South Africa’s Current Account Deficit: Are Proposed Cures Worse than the Disease?

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South Africa stands at the cusp of a crucial political transition, the contours of which are slowly becoming clearer.

This is taking place in a domestic context of high unemployment and social agitation driven by high crime levels, whilst economic growth stalls in the midst of global recessionary conditions. Hence economic policy is again the subject of intense debate. Of greatest concern is maintaining macroeconomic stability – rightly seen as a prerequisite for sustaining economic growth.

The current account deficit is one potential threat. This has grown to large proportions in recent years, as the first graphic shows.

A key component of the current account deficit is the growing deficit on the trade account. This attracts strong emotions, generally driven by a mercantilist bias: trade surpluses are seen as beneficial and reflecting export prowess; trade deficits are seen as bad and determined by foreign countries’ “unfair” trade practices. Flowing from this perspective, a standard policy stance is to demand trade policy actions and state intervention to support particular sectors of the economy. The latter may explain Mr Vavi’s wish, as reflected in his recent Mail and Guardian article, to “discipline” the financial sector in order to favour manufacturing. The former treats trade as a zero sum game: countries are like companies that compete with each other; what is sold by China cannot also be sold by South Africa.

This view may hold for competing firms on a shrinking market, but it is completely misplaced for the analysis of international trade where the potential for division of labour is not yet fully explored. Furthermore, this “competitiveness approach” assigns an important role to the exchange rate: South Africa should devalue its currency in order to achieve the desired trade balance. This outlook finds supplementary expression in COSATU’s desire to eschew inflation targeting in favour of a more “growth friendly” exchange rate. Assuming the Reserve Bank were actually able to implement it, the inflation such an approach would generate would prove self-defeating – whilst reducing economic growth and hurting the poorest in the country. In our view, it would cause major damage to the economy.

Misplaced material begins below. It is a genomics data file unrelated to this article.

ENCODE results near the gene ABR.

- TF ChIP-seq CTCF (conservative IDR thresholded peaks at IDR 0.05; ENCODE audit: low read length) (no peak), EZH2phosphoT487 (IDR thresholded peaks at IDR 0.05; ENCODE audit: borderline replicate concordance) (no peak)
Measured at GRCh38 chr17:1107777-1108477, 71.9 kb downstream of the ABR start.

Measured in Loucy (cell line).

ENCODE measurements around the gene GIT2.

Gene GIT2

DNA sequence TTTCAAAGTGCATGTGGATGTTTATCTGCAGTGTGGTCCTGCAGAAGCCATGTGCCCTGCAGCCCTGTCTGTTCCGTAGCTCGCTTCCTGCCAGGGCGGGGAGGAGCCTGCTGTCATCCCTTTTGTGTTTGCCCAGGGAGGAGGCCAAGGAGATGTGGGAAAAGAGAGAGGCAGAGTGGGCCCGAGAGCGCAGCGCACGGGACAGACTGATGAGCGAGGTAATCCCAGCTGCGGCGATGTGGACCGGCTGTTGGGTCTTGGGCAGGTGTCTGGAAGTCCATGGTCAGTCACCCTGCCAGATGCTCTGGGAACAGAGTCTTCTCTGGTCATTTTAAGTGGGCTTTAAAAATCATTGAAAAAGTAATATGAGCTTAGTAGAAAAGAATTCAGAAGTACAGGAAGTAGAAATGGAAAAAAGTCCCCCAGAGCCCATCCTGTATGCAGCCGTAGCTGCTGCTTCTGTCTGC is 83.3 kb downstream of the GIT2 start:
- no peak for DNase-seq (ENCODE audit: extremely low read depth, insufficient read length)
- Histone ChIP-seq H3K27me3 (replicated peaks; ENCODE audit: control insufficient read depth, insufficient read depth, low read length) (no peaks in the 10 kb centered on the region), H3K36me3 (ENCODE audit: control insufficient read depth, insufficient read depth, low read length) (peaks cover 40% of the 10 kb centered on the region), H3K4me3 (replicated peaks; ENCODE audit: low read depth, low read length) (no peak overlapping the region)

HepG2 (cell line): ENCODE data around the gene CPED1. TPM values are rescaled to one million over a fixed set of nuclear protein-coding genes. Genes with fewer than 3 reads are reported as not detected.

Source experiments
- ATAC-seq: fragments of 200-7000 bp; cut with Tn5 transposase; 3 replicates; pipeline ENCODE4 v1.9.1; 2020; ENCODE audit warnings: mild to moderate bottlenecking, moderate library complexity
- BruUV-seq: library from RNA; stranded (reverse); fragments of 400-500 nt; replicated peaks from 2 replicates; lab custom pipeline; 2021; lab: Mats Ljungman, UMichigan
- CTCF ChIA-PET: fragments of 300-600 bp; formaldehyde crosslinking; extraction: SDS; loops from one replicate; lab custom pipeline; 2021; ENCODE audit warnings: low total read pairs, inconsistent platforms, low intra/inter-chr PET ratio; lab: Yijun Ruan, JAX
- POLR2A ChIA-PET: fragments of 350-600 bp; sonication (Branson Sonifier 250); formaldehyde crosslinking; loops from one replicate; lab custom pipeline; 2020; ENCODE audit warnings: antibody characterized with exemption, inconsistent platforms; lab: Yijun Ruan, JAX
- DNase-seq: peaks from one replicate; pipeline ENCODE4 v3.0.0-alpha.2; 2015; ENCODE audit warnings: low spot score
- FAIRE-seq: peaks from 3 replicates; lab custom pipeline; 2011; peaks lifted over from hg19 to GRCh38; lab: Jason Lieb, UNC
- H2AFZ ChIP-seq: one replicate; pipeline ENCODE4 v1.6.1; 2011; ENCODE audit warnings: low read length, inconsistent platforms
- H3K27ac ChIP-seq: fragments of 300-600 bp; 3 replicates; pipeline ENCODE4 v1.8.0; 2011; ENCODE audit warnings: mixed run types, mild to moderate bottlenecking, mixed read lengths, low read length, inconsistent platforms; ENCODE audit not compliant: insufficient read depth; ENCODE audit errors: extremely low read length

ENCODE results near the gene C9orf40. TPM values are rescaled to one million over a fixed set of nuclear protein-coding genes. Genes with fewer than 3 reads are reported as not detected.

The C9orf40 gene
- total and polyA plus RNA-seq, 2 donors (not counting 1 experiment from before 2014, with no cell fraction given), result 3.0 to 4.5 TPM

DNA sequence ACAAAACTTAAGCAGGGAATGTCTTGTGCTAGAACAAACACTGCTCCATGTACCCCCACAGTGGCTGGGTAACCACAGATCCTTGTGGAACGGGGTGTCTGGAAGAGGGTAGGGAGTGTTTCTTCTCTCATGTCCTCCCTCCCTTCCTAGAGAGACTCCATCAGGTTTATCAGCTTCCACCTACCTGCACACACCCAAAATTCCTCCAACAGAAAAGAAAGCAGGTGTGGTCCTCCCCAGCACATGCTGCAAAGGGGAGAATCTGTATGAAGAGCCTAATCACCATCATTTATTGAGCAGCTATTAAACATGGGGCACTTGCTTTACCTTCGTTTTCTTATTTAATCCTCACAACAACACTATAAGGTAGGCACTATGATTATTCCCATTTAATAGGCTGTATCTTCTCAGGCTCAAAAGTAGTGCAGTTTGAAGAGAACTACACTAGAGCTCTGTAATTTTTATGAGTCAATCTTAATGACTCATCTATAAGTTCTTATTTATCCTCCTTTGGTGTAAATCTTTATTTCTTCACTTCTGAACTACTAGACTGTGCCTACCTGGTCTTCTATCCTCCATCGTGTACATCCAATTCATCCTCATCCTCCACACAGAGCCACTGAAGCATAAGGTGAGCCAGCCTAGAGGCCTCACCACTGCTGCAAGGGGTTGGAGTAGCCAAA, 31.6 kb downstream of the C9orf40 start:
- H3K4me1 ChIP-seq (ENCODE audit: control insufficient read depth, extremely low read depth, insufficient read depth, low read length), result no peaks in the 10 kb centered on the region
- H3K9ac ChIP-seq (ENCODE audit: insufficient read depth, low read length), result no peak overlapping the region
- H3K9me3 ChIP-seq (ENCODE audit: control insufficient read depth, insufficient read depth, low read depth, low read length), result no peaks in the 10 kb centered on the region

A more sensible framework for understanding the current account deficit “problem” is to consider it in relation to its indispensible companion: the capital account. One has to analyse both accounts simultaneously to get a full picture. Higher investment in general – be it foreign direct investment or portfolio – is inevitably positively correlated with increasing international capital inflows. If capital account imbalances (a surplus in our case) occur, the whole balance of payments (BoP) will be subject to change leading to higher imbalances of the current account and/or a change in international reserves. The exchange rate facilitates the transfer. Seen from this perspective, it is unclear whether a trade deficit is indeed a problem or whether it reflects economic strength (the ability to attract capital inflows).

It is also necessary to analyse the structure of imports. If imports consist mainly of consumption goods, the degree of sustainability would be low. If, however, imports mainly consist of capital and intermediate products, one could expect a boost in productivity. Whilst these distinctions are difficult to measure, it seems clear that our growing import bill has not been squandered on consumption goods, as a look at the data shows. Indeed, what is remarkable is the relative consistency of our broad import structure: over twenty years, more than half of South Africa’s imports have been capital and intermediate goods, regardless of the trade balance.